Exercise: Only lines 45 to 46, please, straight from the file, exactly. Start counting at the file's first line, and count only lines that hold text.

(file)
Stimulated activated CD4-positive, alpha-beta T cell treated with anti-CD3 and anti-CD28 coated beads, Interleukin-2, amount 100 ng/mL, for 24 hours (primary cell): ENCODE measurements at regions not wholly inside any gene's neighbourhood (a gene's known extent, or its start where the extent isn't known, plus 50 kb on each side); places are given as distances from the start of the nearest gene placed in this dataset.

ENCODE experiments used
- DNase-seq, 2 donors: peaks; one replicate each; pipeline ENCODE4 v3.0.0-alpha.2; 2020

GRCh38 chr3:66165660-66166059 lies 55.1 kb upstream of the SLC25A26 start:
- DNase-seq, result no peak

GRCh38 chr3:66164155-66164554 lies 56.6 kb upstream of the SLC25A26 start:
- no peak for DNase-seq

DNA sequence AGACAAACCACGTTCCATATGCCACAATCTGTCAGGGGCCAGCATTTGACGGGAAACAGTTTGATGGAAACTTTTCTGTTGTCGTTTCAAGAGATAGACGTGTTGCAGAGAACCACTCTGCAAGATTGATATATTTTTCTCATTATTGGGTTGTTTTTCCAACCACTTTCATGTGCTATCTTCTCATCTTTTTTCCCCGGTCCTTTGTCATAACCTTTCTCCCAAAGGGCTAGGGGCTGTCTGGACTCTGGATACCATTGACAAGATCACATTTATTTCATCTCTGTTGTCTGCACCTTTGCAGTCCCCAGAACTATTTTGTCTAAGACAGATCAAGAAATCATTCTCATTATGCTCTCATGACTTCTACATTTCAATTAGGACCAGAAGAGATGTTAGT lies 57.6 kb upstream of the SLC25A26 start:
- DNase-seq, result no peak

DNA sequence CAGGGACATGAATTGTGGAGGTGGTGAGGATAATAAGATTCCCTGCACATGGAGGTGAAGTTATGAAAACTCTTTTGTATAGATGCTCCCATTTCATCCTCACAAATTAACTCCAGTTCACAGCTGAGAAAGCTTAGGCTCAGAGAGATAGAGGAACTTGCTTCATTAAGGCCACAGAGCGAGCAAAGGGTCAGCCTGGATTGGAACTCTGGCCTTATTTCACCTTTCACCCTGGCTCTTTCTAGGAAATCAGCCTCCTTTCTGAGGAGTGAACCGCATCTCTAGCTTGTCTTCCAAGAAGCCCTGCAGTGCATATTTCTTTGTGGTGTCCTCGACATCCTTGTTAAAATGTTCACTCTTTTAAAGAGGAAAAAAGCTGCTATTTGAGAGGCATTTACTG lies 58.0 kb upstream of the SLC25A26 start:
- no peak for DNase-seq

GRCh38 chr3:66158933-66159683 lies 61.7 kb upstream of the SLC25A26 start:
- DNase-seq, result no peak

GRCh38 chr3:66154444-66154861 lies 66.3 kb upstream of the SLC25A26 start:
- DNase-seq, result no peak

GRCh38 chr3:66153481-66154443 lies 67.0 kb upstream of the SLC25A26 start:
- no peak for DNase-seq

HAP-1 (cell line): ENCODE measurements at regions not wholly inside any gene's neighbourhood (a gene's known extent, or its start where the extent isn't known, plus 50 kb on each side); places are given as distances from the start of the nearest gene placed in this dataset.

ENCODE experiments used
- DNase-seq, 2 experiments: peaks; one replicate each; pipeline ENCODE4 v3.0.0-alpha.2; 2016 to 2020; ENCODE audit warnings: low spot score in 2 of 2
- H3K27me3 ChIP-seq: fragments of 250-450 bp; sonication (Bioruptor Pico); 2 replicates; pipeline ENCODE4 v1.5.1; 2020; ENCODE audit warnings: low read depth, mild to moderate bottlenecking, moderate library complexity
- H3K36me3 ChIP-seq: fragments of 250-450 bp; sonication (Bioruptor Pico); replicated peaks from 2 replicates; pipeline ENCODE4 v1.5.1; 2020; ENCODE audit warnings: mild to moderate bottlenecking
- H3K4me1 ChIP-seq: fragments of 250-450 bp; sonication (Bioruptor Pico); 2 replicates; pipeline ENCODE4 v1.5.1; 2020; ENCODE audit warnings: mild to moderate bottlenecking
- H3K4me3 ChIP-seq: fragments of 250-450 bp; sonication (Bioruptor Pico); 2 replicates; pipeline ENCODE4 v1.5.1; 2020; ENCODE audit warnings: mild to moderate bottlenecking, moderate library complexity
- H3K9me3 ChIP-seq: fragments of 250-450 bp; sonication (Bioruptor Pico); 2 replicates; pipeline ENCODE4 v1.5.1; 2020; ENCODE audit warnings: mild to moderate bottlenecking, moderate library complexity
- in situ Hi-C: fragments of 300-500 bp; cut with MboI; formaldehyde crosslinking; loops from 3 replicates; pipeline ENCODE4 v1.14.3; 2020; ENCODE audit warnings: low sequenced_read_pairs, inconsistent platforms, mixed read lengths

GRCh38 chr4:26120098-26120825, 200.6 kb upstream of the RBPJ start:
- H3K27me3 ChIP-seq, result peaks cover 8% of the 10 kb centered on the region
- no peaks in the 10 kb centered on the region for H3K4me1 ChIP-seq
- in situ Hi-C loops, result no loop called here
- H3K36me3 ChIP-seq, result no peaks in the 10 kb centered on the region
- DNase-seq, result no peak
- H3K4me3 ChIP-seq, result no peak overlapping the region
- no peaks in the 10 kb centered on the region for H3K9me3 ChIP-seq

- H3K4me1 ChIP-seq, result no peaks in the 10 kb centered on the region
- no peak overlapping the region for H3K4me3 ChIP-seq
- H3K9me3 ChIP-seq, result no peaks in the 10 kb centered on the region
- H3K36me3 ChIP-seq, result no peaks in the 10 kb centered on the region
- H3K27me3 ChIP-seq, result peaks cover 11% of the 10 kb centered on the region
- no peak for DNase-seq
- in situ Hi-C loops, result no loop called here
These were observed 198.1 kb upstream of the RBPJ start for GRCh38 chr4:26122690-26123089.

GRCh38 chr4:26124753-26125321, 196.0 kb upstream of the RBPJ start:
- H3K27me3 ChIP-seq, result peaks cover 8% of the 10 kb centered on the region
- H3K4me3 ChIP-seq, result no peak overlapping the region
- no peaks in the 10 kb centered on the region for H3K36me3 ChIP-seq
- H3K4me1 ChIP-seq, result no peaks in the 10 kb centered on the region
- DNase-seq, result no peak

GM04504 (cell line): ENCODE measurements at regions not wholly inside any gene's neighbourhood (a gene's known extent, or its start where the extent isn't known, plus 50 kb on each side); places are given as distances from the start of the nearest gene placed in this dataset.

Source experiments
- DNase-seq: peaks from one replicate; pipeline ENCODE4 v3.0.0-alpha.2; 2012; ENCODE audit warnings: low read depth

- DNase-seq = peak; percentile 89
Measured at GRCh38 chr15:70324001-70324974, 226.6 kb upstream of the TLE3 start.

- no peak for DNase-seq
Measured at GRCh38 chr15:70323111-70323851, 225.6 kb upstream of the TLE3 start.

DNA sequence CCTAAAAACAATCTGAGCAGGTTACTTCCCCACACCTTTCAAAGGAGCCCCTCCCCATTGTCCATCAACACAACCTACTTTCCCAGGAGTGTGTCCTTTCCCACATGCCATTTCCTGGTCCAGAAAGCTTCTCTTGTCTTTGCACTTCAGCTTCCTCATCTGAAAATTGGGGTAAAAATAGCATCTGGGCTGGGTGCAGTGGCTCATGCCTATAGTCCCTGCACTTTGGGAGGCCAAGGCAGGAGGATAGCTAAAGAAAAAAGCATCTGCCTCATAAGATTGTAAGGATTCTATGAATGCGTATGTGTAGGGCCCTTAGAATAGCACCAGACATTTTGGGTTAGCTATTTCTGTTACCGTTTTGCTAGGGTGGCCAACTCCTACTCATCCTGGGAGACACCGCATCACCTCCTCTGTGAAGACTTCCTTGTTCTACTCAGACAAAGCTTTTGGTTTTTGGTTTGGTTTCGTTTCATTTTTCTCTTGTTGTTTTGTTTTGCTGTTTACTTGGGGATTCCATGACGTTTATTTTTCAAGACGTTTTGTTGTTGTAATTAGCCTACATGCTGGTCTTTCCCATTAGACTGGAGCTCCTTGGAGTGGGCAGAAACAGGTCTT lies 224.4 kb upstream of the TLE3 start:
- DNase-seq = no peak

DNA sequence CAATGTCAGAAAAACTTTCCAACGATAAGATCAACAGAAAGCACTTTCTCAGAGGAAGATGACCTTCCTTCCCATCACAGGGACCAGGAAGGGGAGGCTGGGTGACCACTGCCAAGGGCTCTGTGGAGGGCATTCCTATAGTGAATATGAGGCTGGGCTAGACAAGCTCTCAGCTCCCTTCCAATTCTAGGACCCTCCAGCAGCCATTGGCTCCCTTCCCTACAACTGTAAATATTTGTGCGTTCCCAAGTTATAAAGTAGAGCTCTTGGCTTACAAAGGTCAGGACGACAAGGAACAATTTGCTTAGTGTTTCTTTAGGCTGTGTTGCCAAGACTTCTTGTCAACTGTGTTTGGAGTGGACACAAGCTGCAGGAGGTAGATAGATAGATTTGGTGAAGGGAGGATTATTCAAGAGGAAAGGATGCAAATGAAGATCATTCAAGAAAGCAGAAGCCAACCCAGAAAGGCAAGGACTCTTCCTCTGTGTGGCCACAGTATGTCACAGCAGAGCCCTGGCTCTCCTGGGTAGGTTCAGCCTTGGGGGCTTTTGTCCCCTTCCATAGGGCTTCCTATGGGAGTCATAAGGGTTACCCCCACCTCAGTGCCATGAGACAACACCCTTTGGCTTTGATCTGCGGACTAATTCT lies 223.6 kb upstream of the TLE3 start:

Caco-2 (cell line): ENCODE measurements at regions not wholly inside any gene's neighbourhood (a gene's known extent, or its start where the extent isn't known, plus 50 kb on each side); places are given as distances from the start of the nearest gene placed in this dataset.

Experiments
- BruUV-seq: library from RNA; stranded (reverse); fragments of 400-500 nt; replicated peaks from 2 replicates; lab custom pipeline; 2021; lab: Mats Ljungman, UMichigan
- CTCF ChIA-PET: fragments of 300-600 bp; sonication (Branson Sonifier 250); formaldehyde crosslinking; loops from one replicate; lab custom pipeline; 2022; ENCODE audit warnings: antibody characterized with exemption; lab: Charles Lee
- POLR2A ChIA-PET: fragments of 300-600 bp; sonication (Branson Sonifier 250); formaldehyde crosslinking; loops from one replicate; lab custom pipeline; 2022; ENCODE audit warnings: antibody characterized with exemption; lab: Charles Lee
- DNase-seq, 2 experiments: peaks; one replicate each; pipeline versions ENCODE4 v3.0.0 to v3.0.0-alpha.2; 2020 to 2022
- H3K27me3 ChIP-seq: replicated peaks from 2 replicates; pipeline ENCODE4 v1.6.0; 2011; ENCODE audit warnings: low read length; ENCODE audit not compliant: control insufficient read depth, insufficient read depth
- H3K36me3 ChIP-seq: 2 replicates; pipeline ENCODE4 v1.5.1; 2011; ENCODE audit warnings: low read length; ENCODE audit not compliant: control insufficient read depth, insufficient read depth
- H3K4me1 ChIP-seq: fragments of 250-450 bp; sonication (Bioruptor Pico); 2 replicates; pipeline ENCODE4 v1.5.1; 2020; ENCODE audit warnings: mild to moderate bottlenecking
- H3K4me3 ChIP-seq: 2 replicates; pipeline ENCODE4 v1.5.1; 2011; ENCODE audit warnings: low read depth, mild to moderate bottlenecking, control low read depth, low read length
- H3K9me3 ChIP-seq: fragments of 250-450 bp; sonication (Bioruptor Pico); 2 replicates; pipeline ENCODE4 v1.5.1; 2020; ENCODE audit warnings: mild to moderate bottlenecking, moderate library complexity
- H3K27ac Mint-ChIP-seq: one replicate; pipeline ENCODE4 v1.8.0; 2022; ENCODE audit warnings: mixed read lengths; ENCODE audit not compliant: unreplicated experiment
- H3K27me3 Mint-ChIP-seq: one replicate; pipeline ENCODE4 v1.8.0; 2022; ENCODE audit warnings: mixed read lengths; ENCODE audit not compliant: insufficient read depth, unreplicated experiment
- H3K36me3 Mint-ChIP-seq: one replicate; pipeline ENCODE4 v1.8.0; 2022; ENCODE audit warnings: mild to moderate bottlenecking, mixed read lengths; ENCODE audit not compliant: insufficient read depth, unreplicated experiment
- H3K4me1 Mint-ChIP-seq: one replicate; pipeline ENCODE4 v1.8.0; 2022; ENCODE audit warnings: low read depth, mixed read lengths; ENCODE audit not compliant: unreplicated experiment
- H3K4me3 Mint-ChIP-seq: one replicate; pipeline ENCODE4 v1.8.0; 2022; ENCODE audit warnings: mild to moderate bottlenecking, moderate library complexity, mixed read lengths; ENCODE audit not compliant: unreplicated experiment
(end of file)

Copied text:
- H3K4me3 ChIP-seq, result no peak overlapping the region
- no peaks in the 10 kb centered on the region for H3K36me3 ChIP-seq